“Enjoy the little things, for one day you may look back and realize they were the big things.” —Robert Brault
What if Gratitude is a verb?
This is the time of year when we see gratitude challenges and lists popping up all over the place. While there is value in listing and recalling what we are grateful for, the writing of a simple list sometimes gives a superficial nod to a practice that has the potential to give us more.
Let’s begin with the list. The first step in a deeper gratitude practice might be. . .
What am I grateful for?
- Write out my first responses, then sift through the fluff, and identify deeper gratitude.
- Things, people, ideas, beliefs— How far am I willing to explore?
For the next step, digging in a bit. . .
Did I do anything to deserve the list above?
- If so, then what?
- If not—consider the amazing fact of the presence of each one of the items on my list.
Third. . .
Is there any way to say thank you for the items on my list?
- Is there a person, business, or entity I could speak a word of thanks to?
- Is it enough to simply feel gratitude in myself?
- What happens when I express that gratitude?
Finally. . .
Is there some way for me to be a blessing to someone else today?
- What if gratitude is an action? A verb? Not something to be kept to myself but expressed in the thousands of small ways it can be shared?
- What if I write a note of thanks to someone I know who serves or demonstrates compassion— Who doesn’t know me, but has a job I would not want to do?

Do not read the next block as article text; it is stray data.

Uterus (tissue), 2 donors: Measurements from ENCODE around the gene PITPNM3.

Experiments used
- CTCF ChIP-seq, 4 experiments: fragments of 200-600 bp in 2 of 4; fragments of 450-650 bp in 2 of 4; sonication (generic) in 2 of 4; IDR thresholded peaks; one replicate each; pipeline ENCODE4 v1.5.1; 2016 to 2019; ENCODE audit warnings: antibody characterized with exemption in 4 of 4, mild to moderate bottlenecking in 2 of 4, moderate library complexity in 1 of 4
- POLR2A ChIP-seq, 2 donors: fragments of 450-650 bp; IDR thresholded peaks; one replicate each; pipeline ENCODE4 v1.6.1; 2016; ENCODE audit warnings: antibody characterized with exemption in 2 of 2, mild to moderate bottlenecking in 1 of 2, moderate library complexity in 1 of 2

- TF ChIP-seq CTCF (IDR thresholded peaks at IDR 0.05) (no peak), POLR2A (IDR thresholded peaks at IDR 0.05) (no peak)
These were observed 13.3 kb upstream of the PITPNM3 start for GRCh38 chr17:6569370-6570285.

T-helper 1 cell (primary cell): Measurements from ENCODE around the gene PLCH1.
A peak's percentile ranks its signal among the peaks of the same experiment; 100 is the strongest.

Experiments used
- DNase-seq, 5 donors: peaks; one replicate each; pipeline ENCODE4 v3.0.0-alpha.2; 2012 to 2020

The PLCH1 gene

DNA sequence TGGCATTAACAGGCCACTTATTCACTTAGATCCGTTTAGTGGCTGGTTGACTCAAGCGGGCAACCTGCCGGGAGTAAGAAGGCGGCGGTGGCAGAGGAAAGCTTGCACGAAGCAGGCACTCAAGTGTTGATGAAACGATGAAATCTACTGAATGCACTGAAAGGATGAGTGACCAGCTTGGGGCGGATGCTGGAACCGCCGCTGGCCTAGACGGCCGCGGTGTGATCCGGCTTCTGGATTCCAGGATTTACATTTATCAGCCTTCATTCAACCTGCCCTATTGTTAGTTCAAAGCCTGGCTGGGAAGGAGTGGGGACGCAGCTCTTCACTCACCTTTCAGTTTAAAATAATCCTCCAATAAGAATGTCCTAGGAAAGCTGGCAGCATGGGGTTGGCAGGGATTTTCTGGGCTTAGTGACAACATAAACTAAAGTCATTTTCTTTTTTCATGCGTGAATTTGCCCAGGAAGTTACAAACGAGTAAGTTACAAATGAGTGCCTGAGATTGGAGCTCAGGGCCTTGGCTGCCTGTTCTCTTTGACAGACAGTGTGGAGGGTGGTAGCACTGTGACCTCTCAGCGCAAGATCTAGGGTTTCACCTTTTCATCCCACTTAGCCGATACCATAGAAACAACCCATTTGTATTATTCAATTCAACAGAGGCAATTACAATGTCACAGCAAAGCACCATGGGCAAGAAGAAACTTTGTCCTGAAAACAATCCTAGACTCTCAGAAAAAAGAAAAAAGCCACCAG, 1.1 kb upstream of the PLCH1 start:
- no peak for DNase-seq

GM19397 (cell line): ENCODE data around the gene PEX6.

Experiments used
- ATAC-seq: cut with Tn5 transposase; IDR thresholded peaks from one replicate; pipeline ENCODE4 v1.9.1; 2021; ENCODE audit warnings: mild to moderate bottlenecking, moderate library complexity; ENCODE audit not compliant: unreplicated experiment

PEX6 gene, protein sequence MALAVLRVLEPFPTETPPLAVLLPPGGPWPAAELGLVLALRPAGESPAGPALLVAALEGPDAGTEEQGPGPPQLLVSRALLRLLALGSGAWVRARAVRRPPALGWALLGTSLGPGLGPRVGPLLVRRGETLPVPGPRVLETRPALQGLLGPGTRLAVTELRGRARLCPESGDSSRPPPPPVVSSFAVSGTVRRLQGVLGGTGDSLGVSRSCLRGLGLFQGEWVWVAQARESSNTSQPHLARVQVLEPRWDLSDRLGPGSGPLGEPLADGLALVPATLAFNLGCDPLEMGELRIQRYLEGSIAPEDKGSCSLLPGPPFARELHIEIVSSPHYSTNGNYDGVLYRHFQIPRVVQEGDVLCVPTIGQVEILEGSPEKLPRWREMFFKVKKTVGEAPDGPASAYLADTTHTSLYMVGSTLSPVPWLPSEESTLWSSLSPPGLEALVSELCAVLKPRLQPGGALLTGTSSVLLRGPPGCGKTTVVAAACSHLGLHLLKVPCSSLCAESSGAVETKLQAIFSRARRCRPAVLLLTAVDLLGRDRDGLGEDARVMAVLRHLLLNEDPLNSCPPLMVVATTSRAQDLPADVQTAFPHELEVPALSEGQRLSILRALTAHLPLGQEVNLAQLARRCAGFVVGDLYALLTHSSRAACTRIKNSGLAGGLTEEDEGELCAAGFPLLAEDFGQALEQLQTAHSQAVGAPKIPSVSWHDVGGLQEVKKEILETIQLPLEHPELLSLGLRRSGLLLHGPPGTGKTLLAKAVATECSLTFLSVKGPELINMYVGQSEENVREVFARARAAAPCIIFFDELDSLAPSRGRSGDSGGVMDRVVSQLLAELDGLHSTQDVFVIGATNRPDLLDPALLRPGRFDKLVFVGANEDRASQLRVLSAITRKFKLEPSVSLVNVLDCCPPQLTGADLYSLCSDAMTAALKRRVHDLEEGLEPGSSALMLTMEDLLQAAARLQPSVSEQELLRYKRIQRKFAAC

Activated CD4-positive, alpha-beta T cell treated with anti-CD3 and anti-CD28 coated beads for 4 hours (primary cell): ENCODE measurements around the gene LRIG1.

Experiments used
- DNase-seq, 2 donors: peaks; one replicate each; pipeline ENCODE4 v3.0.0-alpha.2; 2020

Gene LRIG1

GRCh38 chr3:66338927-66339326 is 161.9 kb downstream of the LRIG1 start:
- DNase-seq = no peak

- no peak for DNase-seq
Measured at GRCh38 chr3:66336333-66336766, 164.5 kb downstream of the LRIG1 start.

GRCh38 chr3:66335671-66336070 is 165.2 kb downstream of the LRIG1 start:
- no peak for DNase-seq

- What if I smiled at the unhappy checkout person and offered a word of sincere encouragement and understanding? Maybe make room for someone trying to merge into traffic?
- How creative can I be in finding unexpected ways to shower little blessings all through my day?
- How can I be intentional in taking action to express my gratitude by sharing it?
If you are willing to share your active gratitude challenge results, I would love to hear from you!
Expressing my sincere gratitude to you, for giving me the opportunity to walk this life journey and explore possibilities with you!
Dr. Nancy Harden is “Dr. Mom” to two young adult sons. Observer of humanity. Lifelong learner. Curious explorer. Recently returned to an increasingly simplified ‘Do it now’ lifestyle. Believer in being of service. Appreciator of the gratification of ‘Doing it myself’. Business builder. Movement magician. Stress intervention specialist. Serial entrepreneur/ bootstrapper. Accomplished public speaker and educator.
My “pedigree” includes being a Certified Feldenkrais practitioner (since 2000 – after 6 years of training), retired physical therapist (over 30 years experience) with both Masters and Doctoral degrees in physical therapy from Baylor University.